New Essays on Psychopathology and Theories of Consciousness
384 pp., 6 x 9 in, 3 line drawings
- Published: September 11, 2015
- Published: September 15, 2015
Essays defend, discuss, and critique specific theories of consciousness with respect to various psychopathologies.
In Disturbed Consciousness, philosophers and other scholars examine various psychopathologies in light of specific philosophical theories of consciousness. The contributing authors—some of them discussing or defending their own theoretical work—consider not only how a theory of consciousness can account for a specific psychopathological condition but also how the characteristics of a psychopathology might challenge such a theory. Thus one essay defends the higher-order thought (HOT) theory of consciousness against the charge that it cannot account for somatoparaphrenia (a delusion in which one denies ownership of a limb). Another essay argues that various attempts to explain away such anomalies within subjective theories of consciousness fail.
Other essays consider such topics as the application of a model of unified consciousness to cases of brain bisection and dissociative identity disorder; prefrontal and parietal underconnectivity in autism and other psychopathologies; self-deception and the self-model theory of subjectivity; schizophrenia and the vehicle theory of consciousness; and a shift in emphasis away from an internal (or brainbound) approach to psychopathology to an interactive one. Each essay offers a distinctive perspective from the intersection of philosophy, consciousness research, and psychiatry.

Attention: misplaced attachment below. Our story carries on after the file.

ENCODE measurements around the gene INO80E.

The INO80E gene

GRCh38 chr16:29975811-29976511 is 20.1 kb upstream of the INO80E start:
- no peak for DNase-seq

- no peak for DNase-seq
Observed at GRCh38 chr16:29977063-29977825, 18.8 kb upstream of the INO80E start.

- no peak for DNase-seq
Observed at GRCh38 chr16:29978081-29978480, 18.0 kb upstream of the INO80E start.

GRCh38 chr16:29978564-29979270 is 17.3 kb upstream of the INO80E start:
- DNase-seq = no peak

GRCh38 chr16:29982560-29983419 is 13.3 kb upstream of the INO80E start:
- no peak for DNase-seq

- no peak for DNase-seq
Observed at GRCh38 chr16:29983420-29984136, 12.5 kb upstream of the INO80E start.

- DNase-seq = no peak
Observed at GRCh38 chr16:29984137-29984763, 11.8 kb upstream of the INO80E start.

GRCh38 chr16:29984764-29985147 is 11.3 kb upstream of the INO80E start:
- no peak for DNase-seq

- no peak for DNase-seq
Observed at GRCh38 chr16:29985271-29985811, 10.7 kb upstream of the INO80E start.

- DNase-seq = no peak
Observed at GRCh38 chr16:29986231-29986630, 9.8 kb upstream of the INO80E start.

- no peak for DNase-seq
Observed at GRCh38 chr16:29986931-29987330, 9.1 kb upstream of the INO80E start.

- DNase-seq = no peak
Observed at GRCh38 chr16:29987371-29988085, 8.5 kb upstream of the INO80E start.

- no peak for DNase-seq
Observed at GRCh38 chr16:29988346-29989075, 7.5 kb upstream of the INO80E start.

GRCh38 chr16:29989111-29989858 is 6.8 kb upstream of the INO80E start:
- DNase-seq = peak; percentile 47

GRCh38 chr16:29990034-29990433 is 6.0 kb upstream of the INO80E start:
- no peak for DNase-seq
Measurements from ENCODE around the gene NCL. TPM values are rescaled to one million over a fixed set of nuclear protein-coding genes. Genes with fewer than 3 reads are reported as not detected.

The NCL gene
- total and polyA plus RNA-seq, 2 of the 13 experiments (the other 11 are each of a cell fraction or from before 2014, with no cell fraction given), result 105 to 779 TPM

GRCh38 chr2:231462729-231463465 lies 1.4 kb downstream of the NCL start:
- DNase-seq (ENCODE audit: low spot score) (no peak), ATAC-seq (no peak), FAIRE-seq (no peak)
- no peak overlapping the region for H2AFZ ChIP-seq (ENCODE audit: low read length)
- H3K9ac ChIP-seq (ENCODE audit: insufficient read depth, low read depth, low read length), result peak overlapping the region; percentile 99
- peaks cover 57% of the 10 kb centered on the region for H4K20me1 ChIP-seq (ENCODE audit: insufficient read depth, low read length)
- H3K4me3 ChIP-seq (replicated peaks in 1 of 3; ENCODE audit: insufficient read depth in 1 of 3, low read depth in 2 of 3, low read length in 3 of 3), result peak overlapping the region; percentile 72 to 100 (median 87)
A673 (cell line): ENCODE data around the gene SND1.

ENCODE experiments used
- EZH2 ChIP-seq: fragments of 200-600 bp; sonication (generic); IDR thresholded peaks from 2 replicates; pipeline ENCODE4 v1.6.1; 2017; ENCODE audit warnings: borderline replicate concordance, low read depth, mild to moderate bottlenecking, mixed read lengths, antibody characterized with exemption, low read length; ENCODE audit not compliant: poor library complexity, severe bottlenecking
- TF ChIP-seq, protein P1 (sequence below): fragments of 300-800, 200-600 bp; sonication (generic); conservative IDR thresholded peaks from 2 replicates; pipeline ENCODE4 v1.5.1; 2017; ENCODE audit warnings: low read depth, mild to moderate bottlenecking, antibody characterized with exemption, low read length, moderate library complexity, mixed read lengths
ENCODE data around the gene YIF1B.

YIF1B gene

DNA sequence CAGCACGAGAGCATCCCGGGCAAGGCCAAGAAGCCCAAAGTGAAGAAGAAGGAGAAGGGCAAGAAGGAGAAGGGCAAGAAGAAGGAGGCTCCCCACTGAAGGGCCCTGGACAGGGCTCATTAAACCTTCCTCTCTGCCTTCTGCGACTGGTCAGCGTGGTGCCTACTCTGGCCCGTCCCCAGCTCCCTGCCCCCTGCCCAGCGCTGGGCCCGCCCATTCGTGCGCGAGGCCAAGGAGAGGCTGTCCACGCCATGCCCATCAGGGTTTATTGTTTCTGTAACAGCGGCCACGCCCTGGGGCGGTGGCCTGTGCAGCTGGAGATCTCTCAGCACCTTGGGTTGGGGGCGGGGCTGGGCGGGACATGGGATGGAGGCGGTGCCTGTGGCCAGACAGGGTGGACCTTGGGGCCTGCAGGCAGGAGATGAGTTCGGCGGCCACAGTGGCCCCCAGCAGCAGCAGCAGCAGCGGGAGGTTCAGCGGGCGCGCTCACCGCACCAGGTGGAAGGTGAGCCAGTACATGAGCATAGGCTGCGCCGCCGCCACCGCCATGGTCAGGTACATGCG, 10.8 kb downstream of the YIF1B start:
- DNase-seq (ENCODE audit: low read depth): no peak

Alexandre Billon, Andrew Brook, Paula Droege, Rocco J. Gennaro, Philip Gerrans, William Hirstein, Jakob Hohwy, Uriah Kriegel, Timothy Lane, Thomas Metzinger, Erik Myin, Inez Myin-Germeys, Myrto Mylopoulos, Gerard O'Brien, Jon Opie, J. Kevin O'Regan, Iuliia Pliushch, Robert Van Gulick
A wonderful collection of astute contributions from an array of disciplines that anyone interested in the interface between philosophy, the brain, neuropathology, and psychological disturbances will find fascinating.
Todd E. Feinberg, M.D., Professor of Psychiatry and Neurology, Icahn School of Medicine at Mount Sinai; author of From Axons to Identity: Neurological Explorations of the Nature of the Self
This is a timely collection of philosophically sophisticated essays on psychopathologies and disturbances of consciousness and self-consciousness. It reflects some of the best work being done on connecting theories of consciousness with theories of mental disorder. It is a most welcome contribution to the field of philosophical psychopathology.
George Graham, Professor of Philosophy and Adjunct Faculty, Neuroscience Institute, Georgia State University; author of The Disordered Mind
This stellar collection of essays breaks new ground in the study of consciousness, and is required reading for anyone interested in the nature of human experience and the pathologies to which it is subject.
Tim Bayne, Professor of Philosophy, University of Western Ontario and University of Manchester; author of The Unity of Consciousness and Thought: A Very Short Introduction